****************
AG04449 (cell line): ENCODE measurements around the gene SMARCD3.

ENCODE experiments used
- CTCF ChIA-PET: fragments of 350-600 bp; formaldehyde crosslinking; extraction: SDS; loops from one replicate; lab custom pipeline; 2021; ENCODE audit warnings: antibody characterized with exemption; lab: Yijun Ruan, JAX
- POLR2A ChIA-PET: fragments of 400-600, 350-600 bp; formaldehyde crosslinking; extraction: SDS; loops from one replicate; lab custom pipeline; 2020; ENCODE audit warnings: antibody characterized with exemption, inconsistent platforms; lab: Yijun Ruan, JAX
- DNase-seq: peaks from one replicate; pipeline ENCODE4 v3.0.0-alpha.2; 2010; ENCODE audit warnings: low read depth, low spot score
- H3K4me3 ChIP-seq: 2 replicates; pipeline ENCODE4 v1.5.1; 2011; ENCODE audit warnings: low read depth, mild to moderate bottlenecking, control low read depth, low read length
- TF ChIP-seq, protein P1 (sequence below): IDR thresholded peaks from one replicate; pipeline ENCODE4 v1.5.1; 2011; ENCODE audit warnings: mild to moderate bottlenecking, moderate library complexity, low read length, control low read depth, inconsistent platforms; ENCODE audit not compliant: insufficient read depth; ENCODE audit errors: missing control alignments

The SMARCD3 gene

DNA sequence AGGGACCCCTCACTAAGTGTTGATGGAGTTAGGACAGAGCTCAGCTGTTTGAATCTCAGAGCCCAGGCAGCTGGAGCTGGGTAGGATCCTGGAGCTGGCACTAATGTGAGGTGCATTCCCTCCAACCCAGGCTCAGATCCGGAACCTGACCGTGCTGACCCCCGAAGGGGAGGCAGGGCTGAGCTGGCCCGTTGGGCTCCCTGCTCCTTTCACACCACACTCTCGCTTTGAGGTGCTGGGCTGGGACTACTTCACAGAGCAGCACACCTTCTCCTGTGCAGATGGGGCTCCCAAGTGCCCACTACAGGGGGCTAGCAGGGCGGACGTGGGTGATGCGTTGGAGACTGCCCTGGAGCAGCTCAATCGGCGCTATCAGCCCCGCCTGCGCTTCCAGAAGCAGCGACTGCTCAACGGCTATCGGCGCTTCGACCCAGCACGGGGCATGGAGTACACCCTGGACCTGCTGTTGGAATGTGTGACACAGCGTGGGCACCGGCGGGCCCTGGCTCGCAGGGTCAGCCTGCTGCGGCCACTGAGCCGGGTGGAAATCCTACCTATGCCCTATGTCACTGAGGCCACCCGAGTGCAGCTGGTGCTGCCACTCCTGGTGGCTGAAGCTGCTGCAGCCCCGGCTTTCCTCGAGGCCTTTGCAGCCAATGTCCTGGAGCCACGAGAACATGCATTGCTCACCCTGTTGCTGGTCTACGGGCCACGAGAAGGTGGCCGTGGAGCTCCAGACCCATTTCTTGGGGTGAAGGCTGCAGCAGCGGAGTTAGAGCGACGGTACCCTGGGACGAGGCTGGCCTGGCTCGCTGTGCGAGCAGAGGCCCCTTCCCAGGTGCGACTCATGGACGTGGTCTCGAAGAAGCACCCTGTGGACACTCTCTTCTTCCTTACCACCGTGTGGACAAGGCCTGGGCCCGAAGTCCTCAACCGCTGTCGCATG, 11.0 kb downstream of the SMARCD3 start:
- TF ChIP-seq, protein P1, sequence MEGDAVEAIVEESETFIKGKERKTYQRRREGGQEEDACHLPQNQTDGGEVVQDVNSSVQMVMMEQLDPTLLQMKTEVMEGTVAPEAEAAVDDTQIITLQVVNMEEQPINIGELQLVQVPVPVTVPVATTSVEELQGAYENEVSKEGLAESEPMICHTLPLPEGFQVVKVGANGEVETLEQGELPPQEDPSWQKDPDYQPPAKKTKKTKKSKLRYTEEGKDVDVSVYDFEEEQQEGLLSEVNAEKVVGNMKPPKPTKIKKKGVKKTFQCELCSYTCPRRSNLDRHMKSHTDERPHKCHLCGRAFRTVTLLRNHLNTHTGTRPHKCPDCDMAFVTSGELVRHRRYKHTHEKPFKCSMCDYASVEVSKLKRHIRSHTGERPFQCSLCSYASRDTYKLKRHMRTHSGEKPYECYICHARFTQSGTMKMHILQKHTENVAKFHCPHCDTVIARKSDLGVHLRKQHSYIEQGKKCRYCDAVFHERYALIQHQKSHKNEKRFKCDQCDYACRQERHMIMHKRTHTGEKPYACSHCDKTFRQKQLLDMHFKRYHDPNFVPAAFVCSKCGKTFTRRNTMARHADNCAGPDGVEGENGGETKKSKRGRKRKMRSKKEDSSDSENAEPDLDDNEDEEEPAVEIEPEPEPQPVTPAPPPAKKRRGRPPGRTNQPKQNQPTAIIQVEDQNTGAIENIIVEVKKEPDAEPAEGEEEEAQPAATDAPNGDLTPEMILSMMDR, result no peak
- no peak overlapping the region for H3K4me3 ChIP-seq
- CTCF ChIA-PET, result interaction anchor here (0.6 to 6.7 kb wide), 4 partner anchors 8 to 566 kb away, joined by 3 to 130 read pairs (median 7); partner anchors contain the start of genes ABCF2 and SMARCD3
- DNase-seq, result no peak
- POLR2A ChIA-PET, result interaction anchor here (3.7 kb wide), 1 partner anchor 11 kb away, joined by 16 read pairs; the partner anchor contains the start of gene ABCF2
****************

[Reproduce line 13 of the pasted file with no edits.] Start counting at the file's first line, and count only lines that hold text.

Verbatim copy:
- DNase-seq, result no peak